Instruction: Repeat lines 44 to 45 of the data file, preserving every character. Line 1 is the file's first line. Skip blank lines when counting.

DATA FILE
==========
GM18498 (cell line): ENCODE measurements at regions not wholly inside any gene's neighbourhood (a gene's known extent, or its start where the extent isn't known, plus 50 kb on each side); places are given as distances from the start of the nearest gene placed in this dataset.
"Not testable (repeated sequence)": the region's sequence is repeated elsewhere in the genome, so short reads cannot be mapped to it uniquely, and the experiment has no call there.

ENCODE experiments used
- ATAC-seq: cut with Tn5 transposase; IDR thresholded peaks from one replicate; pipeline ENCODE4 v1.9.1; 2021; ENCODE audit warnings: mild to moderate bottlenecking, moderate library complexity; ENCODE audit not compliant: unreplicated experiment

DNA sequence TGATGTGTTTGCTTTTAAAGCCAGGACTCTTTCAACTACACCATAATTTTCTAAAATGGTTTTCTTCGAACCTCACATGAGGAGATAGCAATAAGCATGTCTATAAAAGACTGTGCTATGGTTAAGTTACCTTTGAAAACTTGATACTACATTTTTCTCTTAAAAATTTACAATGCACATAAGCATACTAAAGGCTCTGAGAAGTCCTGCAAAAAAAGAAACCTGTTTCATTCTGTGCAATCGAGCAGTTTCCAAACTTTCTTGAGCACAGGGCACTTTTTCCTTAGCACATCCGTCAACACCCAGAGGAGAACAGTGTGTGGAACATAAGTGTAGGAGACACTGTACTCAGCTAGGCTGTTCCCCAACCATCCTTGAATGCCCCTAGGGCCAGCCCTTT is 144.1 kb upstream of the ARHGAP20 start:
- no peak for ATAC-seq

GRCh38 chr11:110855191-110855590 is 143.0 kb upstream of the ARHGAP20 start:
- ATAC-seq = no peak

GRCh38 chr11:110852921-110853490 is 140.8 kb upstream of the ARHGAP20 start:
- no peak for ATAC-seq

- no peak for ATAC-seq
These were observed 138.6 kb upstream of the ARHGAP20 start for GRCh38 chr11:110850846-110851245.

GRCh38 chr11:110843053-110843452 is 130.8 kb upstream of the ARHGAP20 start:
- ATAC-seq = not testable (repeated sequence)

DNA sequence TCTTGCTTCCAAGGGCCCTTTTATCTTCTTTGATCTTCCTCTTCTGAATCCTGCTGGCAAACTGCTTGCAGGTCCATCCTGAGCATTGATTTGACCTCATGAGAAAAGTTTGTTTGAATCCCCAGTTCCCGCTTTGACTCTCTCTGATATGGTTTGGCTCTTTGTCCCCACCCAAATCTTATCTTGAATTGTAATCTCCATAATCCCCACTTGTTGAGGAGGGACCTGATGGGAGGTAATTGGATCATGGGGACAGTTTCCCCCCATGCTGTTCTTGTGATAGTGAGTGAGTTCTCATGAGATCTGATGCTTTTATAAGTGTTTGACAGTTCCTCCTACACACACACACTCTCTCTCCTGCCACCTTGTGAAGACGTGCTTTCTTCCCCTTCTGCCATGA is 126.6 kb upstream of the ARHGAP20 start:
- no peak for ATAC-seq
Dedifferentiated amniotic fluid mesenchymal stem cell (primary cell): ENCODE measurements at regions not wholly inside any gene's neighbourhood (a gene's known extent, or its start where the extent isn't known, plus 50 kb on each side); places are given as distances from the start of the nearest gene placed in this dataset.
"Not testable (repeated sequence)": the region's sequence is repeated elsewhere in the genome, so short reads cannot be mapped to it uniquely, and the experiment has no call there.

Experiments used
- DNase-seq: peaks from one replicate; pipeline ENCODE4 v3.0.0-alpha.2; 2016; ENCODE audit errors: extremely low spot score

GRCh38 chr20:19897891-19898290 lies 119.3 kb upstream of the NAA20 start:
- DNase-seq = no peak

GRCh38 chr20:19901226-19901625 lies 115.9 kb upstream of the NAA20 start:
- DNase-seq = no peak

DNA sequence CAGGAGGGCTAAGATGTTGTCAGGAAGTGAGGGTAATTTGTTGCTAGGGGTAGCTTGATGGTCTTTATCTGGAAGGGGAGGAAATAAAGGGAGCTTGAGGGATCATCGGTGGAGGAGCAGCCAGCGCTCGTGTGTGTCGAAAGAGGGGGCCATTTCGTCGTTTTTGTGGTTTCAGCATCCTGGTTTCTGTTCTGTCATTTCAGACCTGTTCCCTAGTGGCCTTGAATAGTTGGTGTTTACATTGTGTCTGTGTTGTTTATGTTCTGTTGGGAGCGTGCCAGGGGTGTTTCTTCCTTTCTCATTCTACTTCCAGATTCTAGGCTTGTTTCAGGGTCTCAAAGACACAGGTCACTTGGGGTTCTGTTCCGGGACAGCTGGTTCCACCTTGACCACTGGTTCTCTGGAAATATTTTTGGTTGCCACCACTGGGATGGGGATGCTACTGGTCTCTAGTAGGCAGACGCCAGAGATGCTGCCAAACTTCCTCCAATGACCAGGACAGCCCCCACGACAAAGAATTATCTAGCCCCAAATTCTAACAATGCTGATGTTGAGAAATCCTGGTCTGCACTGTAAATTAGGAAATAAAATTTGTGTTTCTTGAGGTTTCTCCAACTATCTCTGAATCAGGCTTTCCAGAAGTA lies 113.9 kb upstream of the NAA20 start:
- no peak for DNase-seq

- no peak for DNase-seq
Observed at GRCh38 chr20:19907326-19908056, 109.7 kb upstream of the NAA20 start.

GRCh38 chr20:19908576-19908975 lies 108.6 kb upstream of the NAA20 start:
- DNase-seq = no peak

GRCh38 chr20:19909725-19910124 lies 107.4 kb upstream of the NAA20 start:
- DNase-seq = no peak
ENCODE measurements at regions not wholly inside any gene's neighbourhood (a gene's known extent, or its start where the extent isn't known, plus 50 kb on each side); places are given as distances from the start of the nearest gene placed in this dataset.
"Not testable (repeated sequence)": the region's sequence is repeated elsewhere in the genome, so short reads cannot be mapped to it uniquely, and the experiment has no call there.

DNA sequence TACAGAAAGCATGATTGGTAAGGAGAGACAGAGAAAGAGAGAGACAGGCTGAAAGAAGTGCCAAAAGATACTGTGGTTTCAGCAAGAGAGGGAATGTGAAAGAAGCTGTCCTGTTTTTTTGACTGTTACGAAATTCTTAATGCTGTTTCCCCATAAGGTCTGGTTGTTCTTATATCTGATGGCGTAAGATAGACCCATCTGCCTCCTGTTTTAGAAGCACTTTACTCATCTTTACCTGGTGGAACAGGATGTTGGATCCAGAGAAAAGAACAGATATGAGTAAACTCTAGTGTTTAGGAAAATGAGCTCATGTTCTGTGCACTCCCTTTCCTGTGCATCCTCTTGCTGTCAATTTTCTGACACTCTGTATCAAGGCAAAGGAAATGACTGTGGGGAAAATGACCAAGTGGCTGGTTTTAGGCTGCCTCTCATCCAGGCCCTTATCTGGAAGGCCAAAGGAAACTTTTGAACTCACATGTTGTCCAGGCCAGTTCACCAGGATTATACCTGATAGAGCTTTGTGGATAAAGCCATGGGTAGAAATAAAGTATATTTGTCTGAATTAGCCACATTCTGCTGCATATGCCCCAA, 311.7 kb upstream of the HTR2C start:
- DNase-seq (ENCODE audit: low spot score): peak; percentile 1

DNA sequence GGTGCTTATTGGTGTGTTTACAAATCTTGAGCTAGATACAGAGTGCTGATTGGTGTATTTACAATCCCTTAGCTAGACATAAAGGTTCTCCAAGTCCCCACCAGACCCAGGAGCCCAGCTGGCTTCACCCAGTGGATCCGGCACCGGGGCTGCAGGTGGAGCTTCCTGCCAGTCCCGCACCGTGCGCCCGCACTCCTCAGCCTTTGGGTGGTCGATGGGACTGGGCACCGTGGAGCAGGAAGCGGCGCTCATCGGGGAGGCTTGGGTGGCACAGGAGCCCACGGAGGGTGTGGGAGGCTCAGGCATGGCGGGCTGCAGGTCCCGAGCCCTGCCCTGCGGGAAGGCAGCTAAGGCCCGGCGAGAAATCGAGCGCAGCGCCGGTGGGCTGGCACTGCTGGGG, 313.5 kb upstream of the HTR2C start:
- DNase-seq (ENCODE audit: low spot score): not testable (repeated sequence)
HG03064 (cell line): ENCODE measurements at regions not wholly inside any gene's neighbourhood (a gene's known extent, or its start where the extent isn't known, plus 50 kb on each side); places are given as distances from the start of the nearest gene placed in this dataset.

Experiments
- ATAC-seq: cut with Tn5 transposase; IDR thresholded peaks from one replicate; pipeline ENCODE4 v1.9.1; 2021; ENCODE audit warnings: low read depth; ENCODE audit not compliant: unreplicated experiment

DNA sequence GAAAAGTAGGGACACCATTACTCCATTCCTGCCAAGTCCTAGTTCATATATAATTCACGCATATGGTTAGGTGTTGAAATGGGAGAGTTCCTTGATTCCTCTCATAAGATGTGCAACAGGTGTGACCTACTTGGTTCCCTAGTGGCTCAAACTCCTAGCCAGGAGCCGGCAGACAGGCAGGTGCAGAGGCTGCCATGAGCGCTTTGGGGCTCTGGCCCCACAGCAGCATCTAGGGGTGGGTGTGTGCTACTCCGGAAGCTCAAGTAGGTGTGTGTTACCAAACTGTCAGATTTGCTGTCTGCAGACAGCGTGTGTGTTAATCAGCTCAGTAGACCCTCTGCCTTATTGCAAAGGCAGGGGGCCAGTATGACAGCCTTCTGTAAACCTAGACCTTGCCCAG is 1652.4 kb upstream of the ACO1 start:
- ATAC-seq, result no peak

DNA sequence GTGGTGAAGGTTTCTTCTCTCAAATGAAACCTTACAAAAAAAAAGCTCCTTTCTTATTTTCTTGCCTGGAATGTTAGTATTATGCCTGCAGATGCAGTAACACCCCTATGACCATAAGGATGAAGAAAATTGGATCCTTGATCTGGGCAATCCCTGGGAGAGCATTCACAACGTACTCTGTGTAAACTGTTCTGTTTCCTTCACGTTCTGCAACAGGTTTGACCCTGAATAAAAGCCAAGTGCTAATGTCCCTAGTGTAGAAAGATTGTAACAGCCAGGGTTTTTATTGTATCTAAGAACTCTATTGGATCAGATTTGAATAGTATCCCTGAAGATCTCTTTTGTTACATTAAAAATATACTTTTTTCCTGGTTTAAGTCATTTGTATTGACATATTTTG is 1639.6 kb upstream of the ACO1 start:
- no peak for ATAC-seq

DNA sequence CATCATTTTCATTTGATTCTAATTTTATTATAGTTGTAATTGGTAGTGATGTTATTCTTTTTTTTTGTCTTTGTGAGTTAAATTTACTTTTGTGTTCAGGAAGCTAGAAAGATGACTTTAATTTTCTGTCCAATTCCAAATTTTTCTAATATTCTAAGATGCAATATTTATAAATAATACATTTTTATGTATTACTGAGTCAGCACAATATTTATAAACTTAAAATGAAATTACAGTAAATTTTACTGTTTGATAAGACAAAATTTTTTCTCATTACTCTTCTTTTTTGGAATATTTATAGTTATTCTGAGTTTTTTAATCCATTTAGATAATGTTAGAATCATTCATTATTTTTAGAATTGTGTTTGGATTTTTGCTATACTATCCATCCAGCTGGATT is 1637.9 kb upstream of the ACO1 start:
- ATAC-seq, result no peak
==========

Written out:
DNA sequence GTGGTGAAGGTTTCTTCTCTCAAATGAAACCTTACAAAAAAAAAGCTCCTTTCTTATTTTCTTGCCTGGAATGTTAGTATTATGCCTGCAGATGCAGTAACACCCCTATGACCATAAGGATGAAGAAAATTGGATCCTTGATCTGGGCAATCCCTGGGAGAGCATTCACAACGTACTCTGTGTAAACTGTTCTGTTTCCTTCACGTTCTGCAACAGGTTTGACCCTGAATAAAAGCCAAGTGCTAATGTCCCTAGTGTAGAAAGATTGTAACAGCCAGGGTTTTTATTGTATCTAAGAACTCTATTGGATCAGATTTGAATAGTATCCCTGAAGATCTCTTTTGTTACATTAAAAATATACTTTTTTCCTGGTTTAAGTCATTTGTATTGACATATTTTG is 1639.6 kb upstream of the ACO1 start:
- no peak for ATAC-seq